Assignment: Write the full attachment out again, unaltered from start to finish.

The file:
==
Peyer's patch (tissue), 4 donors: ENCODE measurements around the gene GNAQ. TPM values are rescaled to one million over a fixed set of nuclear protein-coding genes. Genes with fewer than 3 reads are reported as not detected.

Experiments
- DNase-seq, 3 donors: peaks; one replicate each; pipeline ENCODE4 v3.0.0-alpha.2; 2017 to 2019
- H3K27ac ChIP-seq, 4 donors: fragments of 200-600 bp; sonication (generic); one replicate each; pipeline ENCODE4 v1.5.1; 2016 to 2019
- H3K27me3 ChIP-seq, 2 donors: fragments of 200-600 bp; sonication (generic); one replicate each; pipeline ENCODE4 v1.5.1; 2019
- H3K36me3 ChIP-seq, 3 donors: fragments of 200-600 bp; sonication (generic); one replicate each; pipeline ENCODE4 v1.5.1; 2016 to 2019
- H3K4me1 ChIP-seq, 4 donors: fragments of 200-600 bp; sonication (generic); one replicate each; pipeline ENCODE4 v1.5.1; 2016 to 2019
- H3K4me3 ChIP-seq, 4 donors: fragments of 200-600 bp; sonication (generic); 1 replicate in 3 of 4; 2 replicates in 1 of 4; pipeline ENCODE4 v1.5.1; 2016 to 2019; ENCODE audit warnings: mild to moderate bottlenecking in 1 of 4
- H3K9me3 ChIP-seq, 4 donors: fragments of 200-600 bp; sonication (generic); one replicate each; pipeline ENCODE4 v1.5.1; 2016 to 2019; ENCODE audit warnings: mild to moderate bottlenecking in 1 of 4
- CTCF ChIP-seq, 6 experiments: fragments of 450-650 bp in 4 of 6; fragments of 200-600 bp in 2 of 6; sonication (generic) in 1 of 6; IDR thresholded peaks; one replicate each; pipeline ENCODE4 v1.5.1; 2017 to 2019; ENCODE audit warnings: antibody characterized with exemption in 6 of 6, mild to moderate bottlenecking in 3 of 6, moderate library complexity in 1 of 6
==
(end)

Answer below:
Peyer's patch (tissue), 4 donors: ENCODE measurements around the gene GNAQ. TPM values are rescaled to one million over a fixed set of nuclear protein-coding genes. Genes with fewer than 3 reads are reported as not detected.

Experiments
- DNase-seq, 3 donors: peaks; one replicate each; pipeline ENCODE4 v3.0.0-alpha.2; 2017 to 2019
- H3K27ac ChIP-seq, 4 donors: fragments of 200-600 bp; sonication (generic); one replicate each; pipeline ENCODE4 v1.5.1; 2016 to 2019
- H3K27me3 ChIP-seq, 2 donors: fragments of 200-600 bp; sonication (generic); one replicate each; pipeline ENCODE4 v1.5.1; 2019
- H3K36me3 ChIP-seq, 3 donors: fragments of 200-600 bp; sonication (generic); one replicate each; pipeline ENCODE4 v1.5.1; 2016 to 2019
- H3K4me1 ChIP-seq, 4 donors: fragments of 200-600 bp; sonication (generic); one replicate each; pipeline ENCODE4 v1.5.1; 2016 to 2019
- H3K4me3 ChIP-seq, 4 donors: fragments of 200-600 bp; sonication (generic); 1 replicate in 3 of 4; 2 replicates in 1 of 4; pipeline ENCODE4 v1.5.1; 2016 to 2019; ENCODE audit warnings: mild to moderate bottlenecking in 1 of 4
- H3K9me3 ChIP-seq, 4 donors: fragments of 200-600 bp; sonication (generic); one replicate each; pipeline ENCODE4 v1.5.1; 2016 to 2019; ENCODE audit warnings: mild to moderate bottlenecking in 1 of 4
- CTCF ChIP-seq, 6 experiments: fragments of 450-650 bp in 4 of 6; fragments of 200-600 bp in 2 of 6; sonication (generic) in 1 of 6; IDR thresholded peaks; one replicate each; pipeline ENCODE4 v1.5.1; 2017 to 2019; ENCODE audit warnings: antibody characterized with exemption in 6 of 6, mild to moderate bottlenecking in 3 of 6, moderate library complexity in 1 of 6